“There is no spying on Americans,” said Obama to talk show host Jay Leno in August.
In the latest revelations about the extent of NSA spying on Americans, we now learn that Obama secretly (of course) won permission from a secret surveillance court in 2011 to reverse restrictions on the National Security Agency’s use of intercepted phone calls and e-mails, permitting the agency to search deliberately for Americans’ communications in its massive databases.
In addition, the court extended the length of time that the NSA is allowed to retain intercepted U.S. communications from five years to six years — and or more, under special (secret) circumstances. The court order, as now available on the web, still contains significant “blacked out” sections, suggesting there may be even more of concern not yet known to Americans (who are referred to as “targets” in the actual document.)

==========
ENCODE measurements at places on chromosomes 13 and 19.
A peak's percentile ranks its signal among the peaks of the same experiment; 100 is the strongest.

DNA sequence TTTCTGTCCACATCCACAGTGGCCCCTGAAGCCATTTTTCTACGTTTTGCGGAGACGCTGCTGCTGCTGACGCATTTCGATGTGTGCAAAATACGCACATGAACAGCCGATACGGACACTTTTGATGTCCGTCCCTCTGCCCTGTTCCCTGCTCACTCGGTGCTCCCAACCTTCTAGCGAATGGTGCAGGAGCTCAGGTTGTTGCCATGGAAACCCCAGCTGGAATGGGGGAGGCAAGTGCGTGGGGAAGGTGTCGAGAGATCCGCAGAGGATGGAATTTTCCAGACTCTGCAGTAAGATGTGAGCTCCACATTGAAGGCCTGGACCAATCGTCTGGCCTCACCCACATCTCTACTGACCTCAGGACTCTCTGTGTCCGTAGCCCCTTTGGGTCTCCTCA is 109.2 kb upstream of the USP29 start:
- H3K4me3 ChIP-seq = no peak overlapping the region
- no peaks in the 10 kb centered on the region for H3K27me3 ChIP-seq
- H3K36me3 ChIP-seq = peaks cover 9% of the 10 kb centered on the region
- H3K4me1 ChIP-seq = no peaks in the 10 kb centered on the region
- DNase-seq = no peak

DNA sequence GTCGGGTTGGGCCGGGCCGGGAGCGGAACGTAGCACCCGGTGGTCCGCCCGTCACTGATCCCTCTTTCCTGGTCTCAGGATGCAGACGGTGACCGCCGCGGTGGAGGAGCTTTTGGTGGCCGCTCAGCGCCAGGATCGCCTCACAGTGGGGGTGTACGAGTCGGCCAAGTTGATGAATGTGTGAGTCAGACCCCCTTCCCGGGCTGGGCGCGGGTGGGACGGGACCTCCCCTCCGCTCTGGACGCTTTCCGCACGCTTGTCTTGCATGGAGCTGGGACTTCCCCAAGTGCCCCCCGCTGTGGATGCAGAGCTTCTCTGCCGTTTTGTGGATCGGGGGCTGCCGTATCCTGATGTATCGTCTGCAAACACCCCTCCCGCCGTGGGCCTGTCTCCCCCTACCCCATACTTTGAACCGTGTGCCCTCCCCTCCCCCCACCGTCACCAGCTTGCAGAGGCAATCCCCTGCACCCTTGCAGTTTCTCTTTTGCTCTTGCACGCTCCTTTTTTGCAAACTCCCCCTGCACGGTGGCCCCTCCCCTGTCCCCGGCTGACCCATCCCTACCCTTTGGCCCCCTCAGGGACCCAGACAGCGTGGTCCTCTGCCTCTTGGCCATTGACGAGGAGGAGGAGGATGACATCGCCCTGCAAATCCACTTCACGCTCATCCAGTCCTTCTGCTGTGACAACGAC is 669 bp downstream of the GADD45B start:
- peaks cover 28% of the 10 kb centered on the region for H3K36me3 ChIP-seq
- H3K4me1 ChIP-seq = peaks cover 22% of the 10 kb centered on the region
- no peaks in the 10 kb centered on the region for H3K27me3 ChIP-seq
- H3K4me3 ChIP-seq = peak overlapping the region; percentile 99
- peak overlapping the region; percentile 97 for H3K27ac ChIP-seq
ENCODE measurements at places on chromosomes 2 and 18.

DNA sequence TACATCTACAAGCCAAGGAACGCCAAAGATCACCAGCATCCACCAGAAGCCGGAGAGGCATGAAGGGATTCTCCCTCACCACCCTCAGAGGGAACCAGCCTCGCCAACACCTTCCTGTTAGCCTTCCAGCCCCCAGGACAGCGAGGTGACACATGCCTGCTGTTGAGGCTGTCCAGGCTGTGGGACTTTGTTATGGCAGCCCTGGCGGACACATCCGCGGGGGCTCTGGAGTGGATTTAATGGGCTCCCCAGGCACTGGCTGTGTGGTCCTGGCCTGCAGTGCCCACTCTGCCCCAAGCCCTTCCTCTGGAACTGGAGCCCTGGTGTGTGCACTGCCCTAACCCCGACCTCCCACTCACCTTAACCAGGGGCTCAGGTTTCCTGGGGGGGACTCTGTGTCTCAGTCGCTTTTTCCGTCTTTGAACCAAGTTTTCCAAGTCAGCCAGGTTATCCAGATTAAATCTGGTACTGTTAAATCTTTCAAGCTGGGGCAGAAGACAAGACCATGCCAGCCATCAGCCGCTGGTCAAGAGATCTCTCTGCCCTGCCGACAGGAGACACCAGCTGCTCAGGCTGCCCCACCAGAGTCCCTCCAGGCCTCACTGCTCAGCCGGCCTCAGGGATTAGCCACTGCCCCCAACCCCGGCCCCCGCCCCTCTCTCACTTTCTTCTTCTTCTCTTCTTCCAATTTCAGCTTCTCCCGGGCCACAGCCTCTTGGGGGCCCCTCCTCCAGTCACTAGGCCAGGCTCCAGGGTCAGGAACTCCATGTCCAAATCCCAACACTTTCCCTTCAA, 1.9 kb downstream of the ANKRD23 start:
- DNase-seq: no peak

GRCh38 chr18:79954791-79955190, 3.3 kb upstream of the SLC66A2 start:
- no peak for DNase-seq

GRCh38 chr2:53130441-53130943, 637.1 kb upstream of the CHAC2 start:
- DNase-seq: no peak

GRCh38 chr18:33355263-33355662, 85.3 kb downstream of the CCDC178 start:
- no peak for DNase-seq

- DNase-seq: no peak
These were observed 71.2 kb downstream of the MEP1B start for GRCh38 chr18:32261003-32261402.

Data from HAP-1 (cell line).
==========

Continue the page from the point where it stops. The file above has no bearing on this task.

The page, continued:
What had not been previously acknowledged, according to the Washington Post, is that the secret court in 2008 imposed an explicit ban — at the government’s request — on those kinds of searches, that officials in 2011 got the court to lift the bar and that the search authority has been used.
The Post goes on to nail it:
Together the permission to search and to keep data longer expanded the NSA’s authority in significant ways without public debate or any specific authority from Congress. The administration’s assurances rely on legalistic definitions of the term “target” that can be at odds with ordinary English usage. The enlarged authority is part of a fundamental shift in the government’s approach to surveillance: collecting first, and protecting Americans’ privacy later.
DNI Clapper lied to Congress when he said the NSA does not spy on Americans. The President of the United States lied to his own people when he said the NSA does not spy on Americans. That’s all for today, because hell, that’s enough.
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